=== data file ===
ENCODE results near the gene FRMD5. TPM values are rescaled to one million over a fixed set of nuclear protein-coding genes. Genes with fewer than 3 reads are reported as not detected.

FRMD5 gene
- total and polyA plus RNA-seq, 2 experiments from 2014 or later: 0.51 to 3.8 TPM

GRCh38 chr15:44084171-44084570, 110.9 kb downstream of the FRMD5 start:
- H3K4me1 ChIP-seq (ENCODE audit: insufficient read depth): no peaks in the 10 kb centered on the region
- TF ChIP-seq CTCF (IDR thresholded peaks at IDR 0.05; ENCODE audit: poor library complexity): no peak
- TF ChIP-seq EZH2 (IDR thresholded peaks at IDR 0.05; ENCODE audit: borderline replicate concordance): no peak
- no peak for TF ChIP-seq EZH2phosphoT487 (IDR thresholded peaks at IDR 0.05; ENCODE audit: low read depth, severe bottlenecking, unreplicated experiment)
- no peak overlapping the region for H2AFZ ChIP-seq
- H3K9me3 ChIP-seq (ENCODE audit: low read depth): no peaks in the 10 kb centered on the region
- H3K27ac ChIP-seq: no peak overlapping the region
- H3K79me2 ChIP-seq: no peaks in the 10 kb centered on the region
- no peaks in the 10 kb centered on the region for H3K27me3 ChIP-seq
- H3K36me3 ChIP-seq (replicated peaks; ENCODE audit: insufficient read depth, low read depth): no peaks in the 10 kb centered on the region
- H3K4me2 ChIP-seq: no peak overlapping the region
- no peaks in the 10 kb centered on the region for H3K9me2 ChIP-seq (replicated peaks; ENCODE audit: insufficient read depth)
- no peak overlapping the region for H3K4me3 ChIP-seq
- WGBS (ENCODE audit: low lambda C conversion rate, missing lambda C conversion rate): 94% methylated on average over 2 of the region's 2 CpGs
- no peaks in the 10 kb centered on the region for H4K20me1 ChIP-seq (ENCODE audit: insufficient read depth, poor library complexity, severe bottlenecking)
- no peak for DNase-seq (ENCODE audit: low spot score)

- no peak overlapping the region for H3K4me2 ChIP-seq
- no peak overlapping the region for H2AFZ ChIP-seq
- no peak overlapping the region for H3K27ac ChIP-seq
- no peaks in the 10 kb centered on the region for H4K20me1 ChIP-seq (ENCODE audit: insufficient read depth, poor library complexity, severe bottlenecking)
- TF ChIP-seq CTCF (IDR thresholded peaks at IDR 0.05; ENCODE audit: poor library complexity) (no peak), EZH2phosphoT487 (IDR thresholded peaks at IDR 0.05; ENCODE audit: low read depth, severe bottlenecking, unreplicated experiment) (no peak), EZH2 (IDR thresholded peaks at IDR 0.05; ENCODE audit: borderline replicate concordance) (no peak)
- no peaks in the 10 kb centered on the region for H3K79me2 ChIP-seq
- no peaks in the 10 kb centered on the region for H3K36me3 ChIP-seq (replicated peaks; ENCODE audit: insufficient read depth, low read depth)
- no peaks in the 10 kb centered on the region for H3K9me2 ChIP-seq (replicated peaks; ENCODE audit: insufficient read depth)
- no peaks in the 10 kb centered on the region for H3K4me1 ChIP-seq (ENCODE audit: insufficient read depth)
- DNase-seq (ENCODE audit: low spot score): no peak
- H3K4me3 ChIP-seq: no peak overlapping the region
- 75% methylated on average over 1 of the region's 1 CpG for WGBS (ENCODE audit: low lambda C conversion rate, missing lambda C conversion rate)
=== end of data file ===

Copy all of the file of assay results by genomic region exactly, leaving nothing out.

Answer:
ENCODE results near the gene FRMD5. TPM values are rescaled to one million over a fixed set of nuclear protein-coding genes. Genes with fewer than 3 reads are reported as not detected.

FRMD5 gene
- total and polyA plus RNA-seq, 2 experiments from 2014 or later: 0.51 to 3.8 TPM

GRCh38 chr15:44084171-44084570, 110.9 kb downstream of the FRMD5 start:
- H3K4me1 ChIP-seq (ENCODE audit: insufficient read depth): no peaks in the 10 kb centered on the region
- TF ChIP-seq CTCF (IDR thresholded peaks at IDR 0.05; ENCODE audit: poor library complexity): no peak
- TF ChIP-seq EZH2 (IDR thresholded peaks at IDR 0.05; ENCODE audit: borderline replicate concordance): no peak
- no peak for TF ChIP-seq EZH2phosphoT487 (IDR thresholded peaks at IDR 0.05; ENCODE audit: low read depth, severe bottlenecking, unreplicated experiment)
- no peak overlapping the region for H2AFZ ChIP-seq
- H3K9me3 ChIP-seq (ENCODE audit: low read depth): no peaks in the 10 kb centered on the region
- H3K27ac ChIP-seq: no peak overlapping the region
- H3K79me2 ChIP-seq: no peaks in the 10 kb centered on the region
- no peaks in the 10 kb centered on the region for H3K27me3 ChIP-seq
- H3K36me3 ChIP-seq (replicated peaks; ENCODE audit: insufficient read depth, low read depth): no peaks in the 10 kb centered on the region
- H3K4me2 ChIP-seq: no peak overlapping the region
- no peaks in the 10 kb centered on the region for H3K9me2 ChIP-seq (replicated peaks; ENCODE audit: insufficient read depth)
- no peak overlapping the region for H3K4me3 ChIP-seq
- WGBS (ENCODE audit: low lambda C conversion rate, missing lambda C conversion rate): 94% methylated on average over 2 of the region's 2 CpGs
- no peaks in the 10 kb centered on the region for H4K20me1 ChIP-seq (ENCODE audit: insufficient read depth, poor library complexity, severe bottlenecking)
- no peak for DNase-seq (ENCODE audit: low spot score)

- no peak overlapping the region for H3K4me2 ChIP-seq
- no peak overlapping the region for H2AFZ ChIP-seq
- no peak overlapping the region for H3K27ac ChIP-seq
- no peaks in the 10 kb centered on the region for H4K20me1 ChIP-seq (ENCODE audit: insufficient read depth, poor library complexity, severe bottlenecking)
- TF ChIP-seq CTCF (IDR thresholded peaks at IDR 0.05; ENCODE audit: poor library complexity) (no peak), EZH2phosphoT487 (IDR thresholded peaks at IDR 0.05; ENCODE audit: low read depth, severe bottlenecking, unreplicated experiment) (no peak), EZH2 (IDR thresholded peaks at IDR 0.05; ENCODE audit: borderline replicate concordance) (no peak)
- no peaks in the 10 kb centered on the region for H3K79me2 ChIP-seq
- no peaks in the 10 kb centered on the region for H3K36me3 ChIP-seq (replicated peaks; ENCODE audit: insufficient read depth, low read depth)
- no peaks in the 10 kb centered on the region for H3K9me2 ChIP-seq (replicated peaks; ENCODE audit: insufficient read depth)
- no peaks in the 10 kb centered on the region for H3K4me1 ChIP-seq (ENCODE audit: insufficient read depth)
- DNase-seq (ENCODE audit: low spot score): no peak
- H3K4me3 ChIP-seq: no peak overlapping the region
- 75% methylated on average over 1 of the region's 1 CpG for WGBS (ENCODE audit: low lambda C conversion rate, missing lambda C conversion rate)